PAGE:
Kootenay Lake Art Connection features two dozen artists on East Shore

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(Above) Neils Elris's dragonfly is on a shed across Highway 3A from the Lakeview Store. (Below) One of Geri Gomola's raku fish.

There are just over three weeks left in the inaugural Kootenay Lake Art Connection, which features artists along Kootenay Lake’s East Shore.

Emerald Eastcliff Gallery owner Geri Gomola started the driving tour, which runs through Sept. 3, when she discovered that there would be no Artwalk this year. Artists from Wynndel to Riondel — with the exception of Erickson’s Laura Leeder — were quick to sign on, and 24 artists/venues are highlighted in the KLAC brochure.

Among them are a few whose work has either never been shown or haven’t been part of an art tour. One of those, Jennifer Moore, is showing her paintings, which range from representational to semi-abstract, at the Junction Hub Pub and Grill in Crawford Bay.

“She’s never exhibited any of her paintings before,” said Gomola. “She’s been sort of a closet painter.”

Gray Creek’s Sacred Journey displays the painting, photography and creative writing of Emily Carr University of Art and Design graduate Charlotte Erlandsson; and in Crawford Bay, newcomers Susan Snead (recycled paper art) and Jade Ehrler (inspirational paintings) are on display at, respectively, Wedgewood Manor B&B and Kokanee Chalets.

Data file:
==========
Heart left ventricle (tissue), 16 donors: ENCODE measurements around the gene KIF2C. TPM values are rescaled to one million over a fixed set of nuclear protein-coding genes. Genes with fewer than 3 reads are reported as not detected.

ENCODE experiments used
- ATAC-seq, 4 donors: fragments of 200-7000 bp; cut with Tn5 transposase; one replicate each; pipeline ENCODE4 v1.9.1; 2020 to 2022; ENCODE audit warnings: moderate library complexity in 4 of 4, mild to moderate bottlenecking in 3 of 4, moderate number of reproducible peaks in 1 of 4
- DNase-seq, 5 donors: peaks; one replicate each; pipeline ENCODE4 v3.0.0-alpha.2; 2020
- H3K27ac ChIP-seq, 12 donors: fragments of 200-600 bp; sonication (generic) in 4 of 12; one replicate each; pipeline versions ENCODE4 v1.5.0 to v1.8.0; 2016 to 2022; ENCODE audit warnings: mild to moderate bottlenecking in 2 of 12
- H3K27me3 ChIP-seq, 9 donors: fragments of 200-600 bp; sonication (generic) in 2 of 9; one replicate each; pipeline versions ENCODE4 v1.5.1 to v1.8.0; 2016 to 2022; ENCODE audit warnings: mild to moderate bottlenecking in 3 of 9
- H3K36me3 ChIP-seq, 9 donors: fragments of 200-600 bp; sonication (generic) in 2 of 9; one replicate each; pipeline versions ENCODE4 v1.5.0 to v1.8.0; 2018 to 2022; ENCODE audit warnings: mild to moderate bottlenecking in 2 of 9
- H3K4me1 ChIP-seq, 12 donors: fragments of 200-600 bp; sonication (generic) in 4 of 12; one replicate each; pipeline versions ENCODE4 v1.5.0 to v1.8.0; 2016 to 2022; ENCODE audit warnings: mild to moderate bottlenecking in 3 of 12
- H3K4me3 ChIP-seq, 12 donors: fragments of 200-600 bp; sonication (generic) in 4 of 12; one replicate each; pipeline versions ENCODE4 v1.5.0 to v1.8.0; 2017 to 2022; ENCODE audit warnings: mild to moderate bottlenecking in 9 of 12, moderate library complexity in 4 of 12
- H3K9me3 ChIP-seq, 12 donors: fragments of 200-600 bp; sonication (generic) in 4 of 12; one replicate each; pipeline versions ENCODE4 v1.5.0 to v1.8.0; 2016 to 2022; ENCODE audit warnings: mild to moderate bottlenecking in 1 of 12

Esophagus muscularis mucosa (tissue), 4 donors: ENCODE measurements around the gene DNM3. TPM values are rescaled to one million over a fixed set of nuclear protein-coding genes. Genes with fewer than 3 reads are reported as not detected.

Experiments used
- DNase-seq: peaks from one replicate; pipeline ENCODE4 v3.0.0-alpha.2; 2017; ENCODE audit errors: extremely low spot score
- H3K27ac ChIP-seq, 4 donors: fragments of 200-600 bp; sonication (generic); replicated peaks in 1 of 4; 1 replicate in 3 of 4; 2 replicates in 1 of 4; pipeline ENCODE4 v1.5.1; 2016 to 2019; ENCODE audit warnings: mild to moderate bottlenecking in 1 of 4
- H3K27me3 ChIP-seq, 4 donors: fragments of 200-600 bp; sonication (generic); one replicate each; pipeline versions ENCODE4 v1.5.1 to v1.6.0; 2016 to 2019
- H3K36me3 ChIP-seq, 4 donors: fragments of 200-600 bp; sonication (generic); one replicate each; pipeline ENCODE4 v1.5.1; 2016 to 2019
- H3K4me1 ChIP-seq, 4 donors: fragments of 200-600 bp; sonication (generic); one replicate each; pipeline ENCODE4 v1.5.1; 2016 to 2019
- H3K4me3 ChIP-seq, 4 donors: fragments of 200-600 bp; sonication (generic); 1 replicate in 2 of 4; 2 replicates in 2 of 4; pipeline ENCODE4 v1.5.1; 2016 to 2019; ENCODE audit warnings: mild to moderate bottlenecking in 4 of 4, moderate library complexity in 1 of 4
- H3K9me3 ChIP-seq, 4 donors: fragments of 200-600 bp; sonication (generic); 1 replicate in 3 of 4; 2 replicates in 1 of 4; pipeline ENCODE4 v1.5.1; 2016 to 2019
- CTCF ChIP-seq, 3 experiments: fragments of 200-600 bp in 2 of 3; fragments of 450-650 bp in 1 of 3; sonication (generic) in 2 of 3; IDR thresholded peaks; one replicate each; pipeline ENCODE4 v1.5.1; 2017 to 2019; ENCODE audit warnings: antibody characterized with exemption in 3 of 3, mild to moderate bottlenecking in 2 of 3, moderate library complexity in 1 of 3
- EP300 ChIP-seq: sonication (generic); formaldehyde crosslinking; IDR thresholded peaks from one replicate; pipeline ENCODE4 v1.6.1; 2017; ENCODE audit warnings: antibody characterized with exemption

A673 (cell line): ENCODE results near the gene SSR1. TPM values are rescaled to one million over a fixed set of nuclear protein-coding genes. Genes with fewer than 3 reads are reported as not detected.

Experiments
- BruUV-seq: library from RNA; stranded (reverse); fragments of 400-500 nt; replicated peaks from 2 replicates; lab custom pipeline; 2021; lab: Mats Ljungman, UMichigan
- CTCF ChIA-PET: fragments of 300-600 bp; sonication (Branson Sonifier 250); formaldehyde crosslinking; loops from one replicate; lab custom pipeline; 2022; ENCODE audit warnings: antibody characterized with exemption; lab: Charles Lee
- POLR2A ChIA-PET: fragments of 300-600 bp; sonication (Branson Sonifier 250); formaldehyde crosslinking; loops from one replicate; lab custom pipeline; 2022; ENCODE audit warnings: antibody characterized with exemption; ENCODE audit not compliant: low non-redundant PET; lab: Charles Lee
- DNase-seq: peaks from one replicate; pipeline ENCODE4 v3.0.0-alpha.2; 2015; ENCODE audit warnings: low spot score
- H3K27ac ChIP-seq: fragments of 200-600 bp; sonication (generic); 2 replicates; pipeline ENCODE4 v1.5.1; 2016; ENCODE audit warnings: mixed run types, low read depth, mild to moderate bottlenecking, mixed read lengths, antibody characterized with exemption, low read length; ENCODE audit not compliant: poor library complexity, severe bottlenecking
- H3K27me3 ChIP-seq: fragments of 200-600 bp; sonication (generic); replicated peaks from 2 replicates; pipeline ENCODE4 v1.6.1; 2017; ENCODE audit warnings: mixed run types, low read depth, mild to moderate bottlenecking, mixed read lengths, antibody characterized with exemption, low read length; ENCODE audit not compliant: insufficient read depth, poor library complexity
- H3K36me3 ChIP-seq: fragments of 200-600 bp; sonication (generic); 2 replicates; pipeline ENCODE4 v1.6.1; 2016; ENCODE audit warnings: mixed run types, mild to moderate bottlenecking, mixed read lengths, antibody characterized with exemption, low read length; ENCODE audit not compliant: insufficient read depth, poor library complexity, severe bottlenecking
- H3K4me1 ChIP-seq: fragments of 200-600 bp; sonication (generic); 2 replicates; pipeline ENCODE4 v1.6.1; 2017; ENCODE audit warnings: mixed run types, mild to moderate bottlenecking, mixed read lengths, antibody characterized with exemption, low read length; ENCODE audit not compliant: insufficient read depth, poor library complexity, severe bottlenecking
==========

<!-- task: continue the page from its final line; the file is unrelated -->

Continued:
And a large metal dragonfly by Neils Elris is easy to spot on the hill across Highway 3A from the Lakeview Store.

“That’s like a landmark,” said Gomola.

With a visit to any of the 24 stops, visitors can have their brochure initialled by the proprietors or staff, and once they collect 10 initials, they can be entered in a Sept. 3 closing day draw for a $200 voucher to put toward a favourite piece of art. (Brochures are available at participating locations, on the Kootenay Lake ferries and at the Creston Valley Chamber of Commerce.)

While driving on the tour, art lovers will have a chance to see Gomola’s work twice, at both her Emerald Eastcliff Gallery and at the historic Gray Creek Store. The former real estate agent has been painting since she was 10, and now works with a range of media — her gallery offers raku, paintings and repurposed items as jewelry.

But there’s so much more to see, and she’s already looking forward to putting together next year’s Kootenay Lake Art Connection.

“My goal is that people will stop all the way to the ferry landing,” she said.

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